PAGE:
Joke – a story by Mary Breaden

Joke

 

#Blessed: A man and a woman recline in the golden hour. Their eyes are halfway lidded; their irises are cornflowers. She wears cherry. Ripeness is the color of young lust.

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A picture is what liars reveal about themselves.

 

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#Found: Once, I saw a girl of a woman who took pictures of her toes pointed towards oddities and distressed curios; all things abandoned by strangers. Her toes were arrowed expressions she thought no one wished to hear.
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Silence within the frame—anguish without. An excellent composition may require you to move the body.

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She knows that at some point, she will have to photograph her face.

 

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#Missing: If he had the time to think about it, he would have published the one photograph he thought told the entirety of the entire summer trip. Him alone, inebriated by lunch, flying through the air after tripping on cobble stones and the face of painfearwonder and he could not stop himself from laughing when he landed on the prosaically sweet Grecian street.

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Not pictured: The whiteheat of domed buildings rising up from the ocean or the thick, impenetrably blue water.

 

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#DarkLight: Her dark eyes know they miss so much.

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Her eyes were the ones who could make art from neglect. They were the ones who crouched, or sat, or let themselves naked on down to the floor to look at a crack in the wall where a broken tooth of plaster resembled a dragon.

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They were the ones who would make darkness encroach upon a photograph until, then, the unknown marvels whispered a spell, touched the air, and the monster emerged.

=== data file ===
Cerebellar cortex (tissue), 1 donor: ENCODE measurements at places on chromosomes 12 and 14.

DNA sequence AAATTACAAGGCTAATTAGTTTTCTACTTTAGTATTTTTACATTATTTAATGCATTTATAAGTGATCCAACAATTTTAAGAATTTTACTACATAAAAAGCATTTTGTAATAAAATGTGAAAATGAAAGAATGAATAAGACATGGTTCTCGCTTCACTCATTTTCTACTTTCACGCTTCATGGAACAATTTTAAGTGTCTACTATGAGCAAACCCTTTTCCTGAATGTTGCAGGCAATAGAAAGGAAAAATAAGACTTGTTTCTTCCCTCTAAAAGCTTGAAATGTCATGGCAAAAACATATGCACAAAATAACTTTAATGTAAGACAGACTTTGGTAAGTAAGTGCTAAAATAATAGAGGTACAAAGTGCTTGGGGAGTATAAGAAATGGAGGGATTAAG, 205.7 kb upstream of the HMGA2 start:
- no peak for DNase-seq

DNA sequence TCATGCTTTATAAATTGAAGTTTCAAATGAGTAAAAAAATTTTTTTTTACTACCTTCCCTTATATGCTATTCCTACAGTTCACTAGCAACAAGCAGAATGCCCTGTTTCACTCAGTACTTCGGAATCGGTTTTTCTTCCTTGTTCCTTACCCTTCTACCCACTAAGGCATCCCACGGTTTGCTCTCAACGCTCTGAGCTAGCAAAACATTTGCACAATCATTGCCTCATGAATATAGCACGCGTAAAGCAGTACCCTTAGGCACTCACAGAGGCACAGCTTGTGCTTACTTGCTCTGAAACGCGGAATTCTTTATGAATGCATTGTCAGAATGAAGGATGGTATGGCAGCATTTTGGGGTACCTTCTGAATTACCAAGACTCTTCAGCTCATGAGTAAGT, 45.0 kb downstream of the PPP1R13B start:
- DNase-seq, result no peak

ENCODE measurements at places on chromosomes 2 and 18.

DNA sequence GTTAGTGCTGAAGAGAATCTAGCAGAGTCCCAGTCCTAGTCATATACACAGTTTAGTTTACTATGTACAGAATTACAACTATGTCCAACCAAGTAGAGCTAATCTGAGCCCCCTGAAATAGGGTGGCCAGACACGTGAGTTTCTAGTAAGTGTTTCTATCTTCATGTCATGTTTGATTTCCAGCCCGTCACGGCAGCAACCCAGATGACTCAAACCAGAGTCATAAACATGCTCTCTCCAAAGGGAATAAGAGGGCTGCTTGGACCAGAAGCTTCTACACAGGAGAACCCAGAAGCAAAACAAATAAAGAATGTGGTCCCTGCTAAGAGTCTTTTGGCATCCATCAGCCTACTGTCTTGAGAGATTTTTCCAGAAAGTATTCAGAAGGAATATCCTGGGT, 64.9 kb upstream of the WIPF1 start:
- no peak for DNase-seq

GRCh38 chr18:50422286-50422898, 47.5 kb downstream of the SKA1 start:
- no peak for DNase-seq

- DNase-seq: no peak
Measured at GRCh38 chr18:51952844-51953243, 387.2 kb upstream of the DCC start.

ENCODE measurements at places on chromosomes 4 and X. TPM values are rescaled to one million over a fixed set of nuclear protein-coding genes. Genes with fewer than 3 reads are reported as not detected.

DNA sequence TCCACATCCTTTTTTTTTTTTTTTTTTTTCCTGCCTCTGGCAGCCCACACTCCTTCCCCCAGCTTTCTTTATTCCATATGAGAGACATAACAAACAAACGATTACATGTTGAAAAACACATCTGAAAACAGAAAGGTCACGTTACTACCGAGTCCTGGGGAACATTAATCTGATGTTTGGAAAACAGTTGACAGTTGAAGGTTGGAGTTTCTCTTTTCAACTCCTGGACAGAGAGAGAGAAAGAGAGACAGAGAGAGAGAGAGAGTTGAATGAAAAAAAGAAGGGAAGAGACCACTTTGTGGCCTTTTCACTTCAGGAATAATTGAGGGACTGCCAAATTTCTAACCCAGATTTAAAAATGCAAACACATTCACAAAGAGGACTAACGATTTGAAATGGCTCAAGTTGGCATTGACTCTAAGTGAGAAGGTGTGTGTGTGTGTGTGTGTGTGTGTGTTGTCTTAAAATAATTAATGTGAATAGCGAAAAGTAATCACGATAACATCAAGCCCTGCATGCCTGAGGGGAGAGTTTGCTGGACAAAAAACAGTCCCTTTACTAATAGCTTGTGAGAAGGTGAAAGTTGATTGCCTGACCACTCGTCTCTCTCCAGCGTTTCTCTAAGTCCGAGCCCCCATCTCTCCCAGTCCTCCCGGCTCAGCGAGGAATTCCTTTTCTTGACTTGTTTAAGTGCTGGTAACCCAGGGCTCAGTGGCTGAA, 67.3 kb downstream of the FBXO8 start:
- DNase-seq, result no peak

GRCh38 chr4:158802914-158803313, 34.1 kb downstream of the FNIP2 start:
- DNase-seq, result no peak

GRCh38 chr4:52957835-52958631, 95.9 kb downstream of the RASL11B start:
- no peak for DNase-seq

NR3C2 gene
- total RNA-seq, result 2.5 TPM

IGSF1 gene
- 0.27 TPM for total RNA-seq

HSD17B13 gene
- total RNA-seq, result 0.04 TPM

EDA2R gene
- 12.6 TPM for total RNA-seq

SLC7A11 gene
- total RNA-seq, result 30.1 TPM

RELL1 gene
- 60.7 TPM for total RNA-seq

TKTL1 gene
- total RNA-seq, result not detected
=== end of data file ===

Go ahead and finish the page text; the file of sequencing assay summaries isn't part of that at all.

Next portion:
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Horrifying lives frame themselves within walls and under beds and beneath freeways and inside of discarded pop cans.

 

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#Sweat: The heat is just a joke. The heat is a test she’s walked out on.

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July evening hunger. A chilled bottle. A wine extracted from the caverns of a cooler and the joke of that pleasure, that saunter down the avenue’s wants with a black plastic bag, yes, stuck to the sweaty crook of her arm, but inside the plastic, ice cube bottle blues. She has fallen into the waves, breached cloudy waters, freezing waters, and she emerges clutching treasure.

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Ever listening, failing, close.

 

Mary Breaden is an Oregonian native living in Brooklyn. By early morning light, she writes, and during business hours, she works for a social services nonprofit. She and Andrea Janda founded an experimental literary journal, Visitant, in 2016. Mary’s work has been published in Education Week, Vol. 1 Brooklyn, Joyland, the Fanzine, Queen Mob’s Teahouse, Persistent Visions, The Mondegreen, the Portland State Vanguard, and Portland Book Review. She was selected as an Emerging Writer in the Lamprophonic Reading Series and nominated for a Pushcart Prize in 2015.

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